in Fl. Devon.-Dorset; Very common on the Chesil Bank; on the shores and marshes at Poole Harbour; and especially about the North Haven Sa db inks: Dr. PULTENEY. Near the Ferry, and extremity of Portland Island: D). TURNER, Esq. in B. G. Near Weymouth: Mr. LAMBERT.-Essex; About Harwich: RAY.-Gloucestersh. In the Marshes below Bristol: MERRETT, in Pin. p. 11. In the salt marshes below King's Weston, near Britol: Dr. STOKES. Marshes near Thombury: Mr. DYER. Sea Mills: Miss WORSLEY, in N. B. G.-Ħants; At Christ Church; and Freshwater, Isle of Wight: Dr. PULTENEY -Kent; By the Thames near Gravesend: Mr. J. SHERARD, in Ray's Syn.-Lincolnsh. In the rich Meadows near Holbeach, Long Sutton, &c.: Sir J. BANKS, in B. G. Cliff near Hemswell, Spittal: Lond. Fl.-Norfolk; Burgh, near Beccles : Mr. WOODWARD, in B. G. Sea-shore, opposite the Monument: Mr. Woodward, in N. B. G.-Somersetsh. In marshes below Look's Folly, two miles from Bristol: Mr. NEWTON, in Kay's Syn. Sand banks at Steart and Burnham, from 3 to 5 feet high, when in blossom: N. B. G.-Surrey; Near the Mill, Waddon; probably not wild: Lond. Fl.-WALES. Anglesea; On a sandy hillock below Llanfælog: Rev. H. DAVIES.-Glamorgansh. Meadows between Cowbridge and the sea; and about Cardiff: Dr. TURTON.-SCOTLAND. Haddingtonsh. Links near Gosford: Mr. E. MAUGHAN, in Fl. Edin.

Perennial.-Flowers in July.

Root somewhat creeping, with long, stout, fleshy fibres; the crown densely scaly. Stems annual, upright, round, smooth, stiff, naked and scaly below; much branched, and leafy above; from a foot to 18 inches high in a wild state, in a cultivated one much higher. Leaves tufted, small, bright green, bristle-shaped, pointed, smooth. Stipulas solitary, membranous, spear-shaped, sometimes with 2 smaller ones within, the uppermost short and torn. Flowers axillary, 2 or 3 together, bell-shaped, drooping, yellowish-green; each on a slender, jointed, drooping peduncle. Style very short. Berries globular, bright scarlet, about the size of currants, not eatable. Seeds black. Plants sometimes dioecious, or even polygamous. A variety, in which the foliage is procumbent, is described by DILLENIUS in Ray's Synopsis, as growing on the sandy banks by the sea-side between Langwyfan and Llanfaelog; and also below Look's Folly, two miles from Bristol. It has been observed since, in the former station, by the Rev. H. DAVIES.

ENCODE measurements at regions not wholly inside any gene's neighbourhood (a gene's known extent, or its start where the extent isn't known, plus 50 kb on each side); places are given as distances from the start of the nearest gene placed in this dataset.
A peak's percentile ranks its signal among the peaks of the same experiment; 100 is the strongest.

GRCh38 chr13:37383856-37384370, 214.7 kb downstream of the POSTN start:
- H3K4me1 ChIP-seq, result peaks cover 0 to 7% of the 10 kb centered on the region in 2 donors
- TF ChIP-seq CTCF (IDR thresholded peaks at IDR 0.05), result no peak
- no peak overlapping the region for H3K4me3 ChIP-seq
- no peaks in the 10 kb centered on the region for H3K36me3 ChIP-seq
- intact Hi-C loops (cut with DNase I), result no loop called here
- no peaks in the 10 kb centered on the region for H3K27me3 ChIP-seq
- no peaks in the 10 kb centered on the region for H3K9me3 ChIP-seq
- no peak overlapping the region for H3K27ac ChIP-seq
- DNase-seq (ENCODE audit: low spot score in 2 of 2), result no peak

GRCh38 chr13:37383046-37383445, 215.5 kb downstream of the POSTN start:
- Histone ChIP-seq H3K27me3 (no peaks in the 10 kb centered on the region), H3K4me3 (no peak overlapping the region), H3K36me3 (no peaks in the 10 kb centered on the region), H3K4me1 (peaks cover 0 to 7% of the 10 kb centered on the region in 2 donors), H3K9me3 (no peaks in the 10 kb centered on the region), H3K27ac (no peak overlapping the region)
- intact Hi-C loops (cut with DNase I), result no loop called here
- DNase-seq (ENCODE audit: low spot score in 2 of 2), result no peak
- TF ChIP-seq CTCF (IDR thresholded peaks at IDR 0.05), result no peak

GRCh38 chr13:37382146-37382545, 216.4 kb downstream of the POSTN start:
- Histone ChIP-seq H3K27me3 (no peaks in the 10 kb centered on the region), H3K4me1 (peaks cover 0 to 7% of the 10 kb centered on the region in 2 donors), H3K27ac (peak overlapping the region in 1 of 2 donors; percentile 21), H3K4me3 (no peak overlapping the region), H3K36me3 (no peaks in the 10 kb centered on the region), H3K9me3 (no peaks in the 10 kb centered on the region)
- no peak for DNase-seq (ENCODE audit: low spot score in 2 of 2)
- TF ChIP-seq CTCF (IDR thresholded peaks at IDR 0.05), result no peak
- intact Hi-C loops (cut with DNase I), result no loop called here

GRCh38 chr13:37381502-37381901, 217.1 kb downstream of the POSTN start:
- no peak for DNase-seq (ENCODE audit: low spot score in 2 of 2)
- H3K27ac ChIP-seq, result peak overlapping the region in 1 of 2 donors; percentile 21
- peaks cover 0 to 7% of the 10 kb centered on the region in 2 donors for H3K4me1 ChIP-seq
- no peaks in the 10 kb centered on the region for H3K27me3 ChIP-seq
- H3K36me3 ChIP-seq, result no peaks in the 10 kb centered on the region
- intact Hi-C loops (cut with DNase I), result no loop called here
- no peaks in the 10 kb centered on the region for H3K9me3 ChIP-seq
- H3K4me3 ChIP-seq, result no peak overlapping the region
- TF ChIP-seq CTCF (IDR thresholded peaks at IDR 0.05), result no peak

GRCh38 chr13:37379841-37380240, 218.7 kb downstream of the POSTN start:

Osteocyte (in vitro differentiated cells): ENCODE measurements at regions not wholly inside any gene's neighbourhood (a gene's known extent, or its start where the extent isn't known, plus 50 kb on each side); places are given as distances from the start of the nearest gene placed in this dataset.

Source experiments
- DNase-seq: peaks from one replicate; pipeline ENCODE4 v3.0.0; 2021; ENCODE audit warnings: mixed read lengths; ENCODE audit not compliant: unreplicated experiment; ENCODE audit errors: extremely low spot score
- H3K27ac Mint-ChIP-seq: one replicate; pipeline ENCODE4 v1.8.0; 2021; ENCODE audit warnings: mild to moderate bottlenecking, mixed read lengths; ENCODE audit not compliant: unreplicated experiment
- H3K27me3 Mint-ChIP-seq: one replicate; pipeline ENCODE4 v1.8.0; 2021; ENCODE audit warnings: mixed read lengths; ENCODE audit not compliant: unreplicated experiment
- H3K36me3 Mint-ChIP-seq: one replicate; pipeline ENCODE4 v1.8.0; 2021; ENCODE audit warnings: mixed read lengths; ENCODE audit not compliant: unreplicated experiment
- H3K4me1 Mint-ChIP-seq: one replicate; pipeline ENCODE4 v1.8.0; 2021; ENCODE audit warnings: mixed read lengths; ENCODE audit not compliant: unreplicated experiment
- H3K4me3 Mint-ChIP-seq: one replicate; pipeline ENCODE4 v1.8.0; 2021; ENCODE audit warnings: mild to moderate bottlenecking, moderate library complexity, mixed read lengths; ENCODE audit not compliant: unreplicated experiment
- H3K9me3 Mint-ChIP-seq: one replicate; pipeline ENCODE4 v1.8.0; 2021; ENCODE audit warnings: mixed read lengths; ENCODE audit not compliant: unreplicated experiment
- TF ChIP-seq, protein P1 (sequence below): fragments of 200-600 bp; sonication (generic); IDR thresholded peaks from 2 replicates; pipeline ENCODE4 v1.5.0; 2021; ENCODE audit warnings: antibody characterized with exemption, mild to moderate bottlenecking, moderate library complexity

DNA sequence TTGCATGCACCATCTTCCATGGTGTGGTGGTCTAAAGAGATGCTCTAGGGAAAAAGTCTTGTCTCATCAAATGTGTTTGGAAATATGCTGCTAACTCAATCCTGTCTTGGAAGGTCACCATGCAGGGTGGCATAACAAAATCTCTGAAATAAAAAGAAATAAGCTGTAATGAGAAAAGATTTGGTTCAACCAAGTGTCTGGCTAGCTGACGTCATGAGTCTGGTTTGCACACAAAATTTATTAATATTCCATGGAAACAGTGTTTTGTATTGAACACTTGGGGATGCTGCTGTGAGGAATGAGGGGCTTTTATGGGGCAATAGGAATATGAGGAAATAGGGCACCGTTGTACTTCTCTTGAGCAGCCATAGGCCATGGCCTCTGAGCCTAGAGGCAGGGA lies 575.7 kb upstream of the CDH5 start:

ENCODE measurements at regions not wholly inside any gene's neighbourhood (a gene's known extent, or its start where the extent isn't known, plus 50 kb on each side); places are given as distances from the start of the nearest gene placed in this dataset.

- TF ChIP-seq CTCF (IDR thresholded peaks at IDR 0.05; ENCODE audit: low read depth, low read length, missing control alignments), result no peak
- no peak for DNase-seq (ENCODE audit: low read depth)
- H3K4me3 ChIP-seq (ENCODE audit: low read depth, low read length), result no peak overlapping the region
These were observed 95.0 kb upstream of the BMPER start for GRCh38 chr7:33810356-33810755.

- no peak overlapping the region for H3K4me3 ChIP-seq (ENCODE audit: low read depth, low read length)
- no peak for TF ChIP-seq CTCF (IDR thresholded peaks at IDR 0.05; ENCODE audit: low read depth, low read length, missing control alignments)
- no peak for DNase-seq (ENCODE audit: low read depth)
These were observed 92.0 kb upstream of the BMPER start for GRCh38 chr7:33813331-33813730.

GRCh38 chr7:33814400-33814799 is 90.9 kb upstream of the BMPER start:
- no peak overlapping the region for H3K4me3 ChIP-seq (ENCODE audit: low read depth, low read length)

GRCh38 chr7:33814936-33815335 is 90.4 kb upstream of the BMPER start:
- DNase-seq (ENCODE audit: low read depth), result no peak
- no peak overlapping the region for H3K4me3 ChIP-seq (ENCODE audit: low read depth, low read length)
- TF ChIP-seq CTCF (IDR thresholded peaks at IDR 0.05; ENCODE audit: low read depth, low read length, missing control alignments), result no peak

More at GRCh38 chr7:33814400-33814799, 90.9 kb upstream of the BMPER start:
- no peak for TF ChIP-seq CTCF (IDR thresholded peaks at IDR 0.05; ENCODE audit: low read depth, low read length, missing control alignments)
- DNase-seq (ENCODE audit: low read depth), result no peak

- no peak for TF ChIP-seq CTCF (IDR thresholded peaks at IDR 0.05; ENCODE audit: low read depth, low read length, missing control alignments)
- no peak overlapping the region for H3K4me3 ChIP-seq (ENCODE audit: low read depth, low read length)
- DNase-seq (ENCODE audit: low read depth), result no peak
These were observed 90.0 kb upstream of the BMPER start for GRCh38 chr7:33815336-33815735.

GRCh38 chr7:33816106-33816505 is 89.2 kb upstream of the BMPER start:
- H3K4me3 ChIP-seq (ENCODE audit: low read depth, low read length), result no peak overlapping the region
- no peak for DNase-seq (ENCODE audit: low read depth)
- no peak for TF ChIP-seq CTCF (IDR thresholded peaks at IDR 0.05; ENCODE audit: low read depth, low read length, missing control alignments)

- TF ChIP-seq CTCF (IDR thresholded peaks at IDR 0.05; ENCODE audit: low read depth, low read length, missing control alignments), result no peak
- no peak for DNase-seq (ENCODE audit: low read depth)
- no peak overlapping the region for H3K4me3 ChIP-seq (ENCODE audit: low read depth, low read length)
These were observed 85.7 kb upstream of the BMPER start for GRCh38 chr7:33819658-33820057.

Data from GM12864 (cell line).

[ocr errors]

Asparagus is a native of most other parts of Europe as well as of England, and also of Japan. In that excellent and most useful work of Mr. LOUDON'S, the Encyclopædia of Gardening, we are informed, that " many of the steppes in the south of Russia and Poland are covered with this plant, which is there eaten by the horses and oxen as grass." It is much cultivated, especially about London, for the sake of the young sprouting stems, which are universally esteemed for their flavour and nutritious qualities. It is principally served to table on a toast, or ragou'd. It also makes an excellent soup, and is often cut small and sent to table as a substitute for green peas.

A very pretty little insect of the Beetle kind, Chrysomela Asparagi, feeds upon the plant.


Mathews. De&Sc.

[ocr errors]
« PreviousContinue »